Fashion Week used to be an invitation-only event, attended only by the rich and famous. Back then, mere mortals had to make do with reading about the events a week or so later in glossy magazines. However, that was then, and this is now. Today’s designers are opting to make the catwalk much more accessible through the use of technology.
Social media, in particular, has proven to be a catalyst for change in the world of fashion. The line between the real and online worlds has blurred in recent years, with high-profile designers opting to use tools like Instagram Stories and Snapchat during New York Fashion Week to keep their followers involved and engaged.
Followers and friends
Several fashion houses now use platforms like these to provide consumers with instant access to a world that was previously off-limits. This is a positive development for consumers who want an early look at the latest collections, but it also means that many customers are no longer willing to wait six months to purchase the items being shown.
As a result, brands like Burberry now operate a ‘see-now-buy-now’ policy that enables customers to purchase the latest fashions as soon as they leave the runway. This approach will no doubt drive additional sales, but it also means that designers are having to produce more collections than ever before and look for more innovative ways to promote them.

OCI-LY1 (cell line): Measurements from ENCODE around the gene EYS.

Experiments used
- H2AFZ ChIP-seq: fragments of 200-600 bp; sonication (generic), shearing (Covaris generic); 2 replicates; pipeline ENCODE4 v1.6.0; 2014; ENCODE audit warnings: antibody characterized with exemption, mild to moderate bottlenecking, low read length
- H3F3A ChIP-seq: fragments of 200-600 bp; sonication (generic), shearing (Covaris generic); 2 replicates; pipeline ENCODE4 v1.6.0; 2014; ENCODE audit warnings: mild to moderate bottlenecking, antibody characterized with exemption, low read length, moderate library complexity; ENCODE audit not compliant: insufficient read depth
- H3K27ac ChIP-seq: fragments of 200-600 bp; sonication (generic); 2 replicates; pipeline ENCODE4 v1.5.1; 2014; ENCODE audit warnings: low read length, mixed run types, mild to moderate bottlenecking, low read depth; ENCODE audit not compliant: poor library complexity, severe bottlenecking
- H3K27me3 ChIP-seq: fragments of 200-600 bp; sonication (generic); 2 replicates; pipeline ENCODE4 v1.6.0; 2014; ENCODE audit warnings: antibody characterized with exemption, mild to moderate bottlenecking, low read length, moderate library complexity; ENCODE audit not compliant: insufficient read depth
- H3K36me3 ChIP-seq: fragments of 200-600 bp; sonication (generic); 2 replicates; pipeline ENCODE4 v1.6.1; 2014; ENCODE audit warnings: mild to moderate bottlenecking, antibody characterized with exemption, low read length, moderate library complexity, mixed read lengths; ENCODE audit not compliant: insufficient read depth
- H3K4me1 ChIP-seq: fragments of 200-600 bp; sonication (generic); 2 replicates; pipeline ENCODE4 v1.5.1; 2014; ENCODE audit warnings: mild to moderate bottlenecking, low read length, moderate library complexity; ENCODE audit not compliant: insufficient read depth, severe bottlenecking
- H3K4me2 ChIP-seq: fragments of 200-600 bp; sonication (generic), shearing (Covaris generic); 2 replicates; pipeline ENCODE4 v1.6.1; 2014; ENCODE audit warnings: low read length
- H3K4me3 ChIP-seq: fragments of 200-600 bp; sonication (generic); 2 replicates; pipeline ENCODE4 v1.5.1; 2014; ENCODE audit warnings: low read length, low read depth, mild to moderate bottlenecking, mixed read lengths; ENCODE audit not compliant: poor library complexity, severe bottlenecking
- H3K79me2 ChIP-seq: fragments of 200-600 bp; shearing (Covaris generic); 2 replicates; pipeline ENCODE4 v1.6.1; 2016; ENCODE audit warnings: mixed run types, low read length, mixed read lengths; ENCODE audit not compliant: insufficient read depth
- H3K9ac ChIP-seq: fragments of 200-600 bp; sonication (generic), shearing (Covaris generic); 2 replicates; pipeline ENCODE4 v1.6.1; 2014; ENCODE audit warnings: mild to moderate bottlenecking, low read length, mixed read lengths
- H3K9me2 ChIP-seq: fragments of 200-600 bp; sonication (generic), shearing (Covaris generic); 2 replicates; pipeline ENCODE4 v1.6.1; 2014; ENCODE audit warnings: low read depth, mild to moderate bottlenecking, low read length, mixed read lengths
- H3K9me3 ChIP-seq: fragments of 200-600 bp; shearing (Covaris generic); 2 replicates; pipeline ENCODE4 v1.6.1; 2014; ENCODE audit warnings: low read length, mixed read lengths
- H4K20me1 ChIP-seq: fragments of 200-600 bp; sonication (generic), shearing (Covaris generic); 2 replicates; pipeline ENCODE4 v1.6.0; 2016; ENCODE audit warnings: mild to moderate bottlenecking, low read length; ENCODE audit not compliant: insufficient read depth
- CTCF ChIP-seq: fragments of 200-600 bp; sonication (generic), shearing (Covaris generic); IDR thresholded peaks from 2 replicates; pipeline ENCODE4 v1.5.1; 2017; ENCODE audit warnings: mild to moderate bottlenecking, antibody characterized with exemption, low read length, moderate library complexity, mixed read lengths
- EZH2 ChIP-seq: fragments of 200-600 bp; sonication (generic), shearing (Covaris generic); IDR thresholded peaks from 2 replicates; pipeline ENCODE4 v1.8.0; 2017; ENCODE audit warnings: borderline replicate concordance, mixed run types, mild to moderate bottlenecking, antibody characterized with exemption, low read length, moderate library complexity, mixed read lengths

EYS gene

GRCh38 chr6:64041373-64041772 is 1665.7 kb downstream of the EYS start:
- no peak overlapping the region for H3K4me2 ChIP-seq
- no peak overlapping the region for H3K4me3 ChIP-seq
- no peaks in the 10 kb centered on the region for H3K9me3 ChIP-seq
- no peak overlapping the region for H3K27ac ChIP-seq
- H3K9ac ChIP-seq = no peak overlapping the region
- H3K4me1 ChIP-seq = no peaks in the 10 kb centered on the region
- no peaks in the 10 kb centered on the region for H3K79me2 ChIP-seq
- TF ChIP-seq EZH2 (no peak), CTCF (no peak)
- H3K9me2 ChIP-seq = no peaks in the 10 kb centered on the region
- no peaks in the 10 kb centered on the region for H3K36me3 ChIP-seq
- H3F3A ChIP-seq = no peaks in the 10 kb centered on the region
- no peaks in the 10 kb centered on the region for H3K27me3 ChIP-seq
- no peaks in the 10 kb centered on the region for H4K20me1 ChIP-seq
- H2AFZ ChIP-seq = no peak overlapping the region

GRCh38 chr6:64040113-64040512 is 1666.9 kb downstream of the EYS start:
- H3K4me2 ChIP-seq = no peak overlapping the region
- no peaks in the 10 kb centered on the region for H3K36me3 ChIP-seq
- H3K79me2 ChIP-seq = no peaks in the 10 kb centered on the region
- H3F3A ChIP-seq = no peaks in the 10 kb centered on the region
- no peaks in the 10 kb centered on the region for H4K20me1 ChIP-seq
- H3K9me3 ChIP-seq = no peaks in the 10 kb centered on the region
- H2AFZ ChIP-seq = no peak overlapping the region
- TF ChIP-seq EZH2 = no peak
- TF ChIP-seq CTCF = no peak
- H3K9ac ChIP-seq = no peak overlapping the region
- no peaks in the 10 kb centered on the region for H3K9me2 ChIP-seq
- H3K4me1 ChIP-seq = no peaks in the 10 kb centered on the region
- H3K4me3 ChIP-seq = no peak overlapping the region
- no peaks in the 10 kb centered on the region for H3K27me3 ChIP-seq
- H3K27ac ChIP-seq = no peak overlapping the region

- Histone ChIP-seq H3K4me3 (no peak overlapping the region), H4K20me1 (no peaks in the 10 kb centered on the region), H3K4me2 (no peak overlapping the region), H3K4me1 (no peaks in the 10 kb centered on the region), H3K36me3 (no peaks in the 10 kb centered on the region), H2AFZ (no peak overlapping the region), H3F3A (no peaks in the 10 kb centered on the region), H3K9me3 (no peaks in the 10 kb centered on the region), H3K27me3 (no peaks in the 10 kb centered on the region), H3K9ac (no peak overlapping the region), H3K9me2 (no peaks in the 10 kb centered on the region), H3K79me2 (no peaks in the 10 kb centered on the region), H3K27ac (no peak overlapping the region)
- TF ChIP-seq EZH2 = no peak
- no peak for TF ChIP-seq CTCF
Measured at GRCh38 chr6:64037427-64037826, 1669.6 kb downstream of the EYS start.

Tommy Hilfiger, for example, recently created a ‘capsule collection’ dedicated to the essential items of clothing that don't go out of fashion. For its debut, the fashion house created an entire theme park, effectively shutting down Venice Beach. An event of this scale had never been seen before during Fashion Week, not least because it used the power of social media to broadcast the show to thousands of additional fans around the globe.
Fashion in fast forward
Social media is not only changing how brands market themselves, it is also shaping the next generation of models. Before Instagram came along, simply being scouted would be enough for runway success, but today’s brands now want a personality that has the social media followers to go with it. This allows brands to amplify their outreach and connect with a wider target audience, especially Millennials, who represent the fastest growing demographic with the fastest growing spending power.
Well-known brands such as D&G and Burberry have already tapped into the power of these social media influencers by casting them in campaigns – and more brands are likely to adopt this approach in order to engage with the Millennial audience. More traditional designers may baulk at such a populist approach, but brands that fail to embrace this new world order will almost certainly fall behind as consumer appetites continue to evolve.
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